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data center, thermal management, workload placement The advent of Internet-based applications and their resulting multi-tier distributed architecture has changed the focus of design for large-scale Internet computing. Internet server applications execute in a horizontally scalable topology across hundreds or thousands of commodity servers in an Internet(More)
Recently, the demand for data center computing has surged, increasing the total energy footprint of data centers worldwide. Data centers typically comprise three subsystems: IT equipment provides services to customers; power infrastructure supports the IT and cooling equipment; and the cooling infrastructure removes heat generated by these subsystems. This(More)
—Data centers contain IT, power and cooling infras-tructures, each of which is typically managed independently. In this paper, we propose a holistic approach that couples the management of IT, power and cooling infrastructures to improve the efficiency of data center operations. Our approach considers application performance management, dynamic workload(More)
—This paper describes an approach for designing a power management plan that matches the supply of power with the demand for power in data centers. Power may come from the grid, from local renewable sources, and possibly from energy storage subsystems. The supply of renewable power is often time-varying in a manner that depends on the source that provides(More)
Commercial buildings are significant consumers of electricity. In this paper, we collect and analyze six weeks of data from 39 power meters in three buildings of a campus of a large company. We use an unsupervised anomaly detection technique based on a low-dimensional embedding to identify power saving opportunities. Further, to better manage resources such(More)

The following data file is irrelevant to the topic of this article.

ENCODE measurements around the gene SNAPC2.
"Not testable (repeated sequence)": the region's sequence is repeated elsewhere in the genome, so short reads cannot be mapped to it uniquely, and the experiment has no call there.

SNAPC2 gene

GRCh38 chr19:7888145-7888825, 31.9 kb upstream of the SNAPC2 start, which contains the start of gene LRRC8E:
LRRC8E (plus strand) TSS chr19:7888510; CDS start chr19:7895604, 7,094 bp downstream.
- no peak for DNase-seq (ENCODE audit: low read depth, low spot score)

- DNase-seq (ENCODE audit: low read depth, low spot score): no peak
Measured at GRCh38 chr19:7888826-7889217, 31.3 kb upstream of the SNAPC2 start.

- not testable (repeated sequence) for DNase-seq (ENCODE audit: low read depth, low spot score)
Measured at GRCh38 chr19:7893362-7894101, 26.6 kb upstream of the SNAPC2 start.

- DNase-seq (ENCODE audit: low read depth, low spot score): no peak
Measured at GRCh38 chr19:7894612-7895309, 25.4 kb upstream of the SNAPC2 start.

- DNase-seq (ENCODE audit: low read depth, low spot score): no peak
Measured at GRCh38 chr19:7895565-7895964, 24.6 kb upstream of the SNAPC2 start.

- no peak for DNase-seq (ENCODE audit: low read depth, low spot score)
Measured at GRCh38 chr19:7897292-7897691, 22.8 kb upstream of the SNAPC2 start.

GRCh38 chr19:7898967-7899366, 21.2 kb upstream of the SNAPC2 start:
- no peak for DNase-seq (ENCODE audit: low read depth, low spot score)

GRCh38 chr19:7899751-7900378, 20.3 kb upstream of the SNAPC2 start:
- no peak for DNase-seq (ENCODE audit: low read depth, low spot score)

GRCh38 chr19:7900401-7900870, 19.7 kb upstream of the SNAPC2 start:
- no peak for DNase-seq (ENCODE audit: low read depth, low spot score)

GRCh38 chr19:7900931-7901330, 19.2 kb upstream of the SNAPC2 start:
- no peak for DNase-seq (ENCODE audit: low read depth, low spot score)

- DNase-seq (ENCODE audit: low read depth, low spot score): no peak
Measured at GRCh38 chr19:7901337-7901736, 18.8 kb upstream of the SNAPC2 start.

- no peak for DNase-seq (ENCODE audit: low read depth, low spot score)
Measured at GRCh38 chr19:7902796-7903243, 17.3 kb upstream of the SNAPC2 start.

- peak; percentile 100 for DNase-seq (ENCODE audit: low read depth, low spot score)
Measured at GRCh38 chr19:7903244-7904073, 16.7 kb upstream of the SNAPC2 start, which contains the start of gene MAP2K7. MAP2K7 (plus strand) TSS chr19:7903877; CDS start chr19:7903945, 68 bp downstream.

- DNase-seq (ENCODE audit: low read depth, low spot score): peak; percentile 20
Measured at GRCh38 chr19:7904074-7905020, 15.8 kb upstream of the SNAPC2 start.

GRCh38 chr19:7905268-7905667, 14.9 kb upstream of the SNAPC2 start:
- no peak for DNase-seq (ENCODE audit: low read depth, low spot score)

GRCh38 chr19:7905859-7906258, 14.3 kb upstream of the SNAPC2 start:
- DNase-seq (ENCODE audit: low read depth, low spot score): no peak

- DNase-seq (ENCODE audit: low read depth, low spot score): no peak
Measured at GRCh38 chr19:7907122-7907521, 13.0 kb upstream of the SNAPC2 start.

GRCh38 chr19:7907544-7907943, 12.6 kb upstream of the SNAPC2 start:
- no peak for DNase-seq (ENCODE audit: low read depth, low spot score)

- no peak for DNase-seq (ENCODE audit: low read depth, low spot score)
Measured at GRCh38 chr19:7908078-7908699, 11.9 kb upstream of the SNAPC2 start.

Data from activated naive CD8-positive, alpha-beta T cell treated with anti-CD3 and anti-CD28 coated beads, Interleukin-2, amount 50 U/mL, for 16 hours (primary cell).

The environmental impact of data centers is significant and is growing rapidly. Servers alone in the US consumed 1.2% of the nation's energy in 2005, according to the EPA. In the following year, the EPA found that the cost of energy rose by 10%. However, there are many opportunities for greater efficiency through integrated design and management of data(More)
Data center costs for computer power and cooling are staggering. Because certain physical locations inside the data center are more efficient to cool than others, this suggests that allocating heavy computational workloads onto those servers that are in more efficient places might bring substantial savings. This simple idea raises two critical research(More)
With power having become a critical issue in the operation of data centers today, there has been an increased push towards the vision of " energy-proportional computing " , in which no power is used by idle systems, very low power is used by lightly loaded systems, and proportionately higher power at higher loads. Unfortunately, given the state of the art(More)
The demand for data center solutions with lower total cost of ownership and lower complexity of management is driving the creation of next generation datacenters The information technology industry is in the midst of a transformation to lower the cost of operation through consolidation and better utilization of critical data center resources. Successful(More)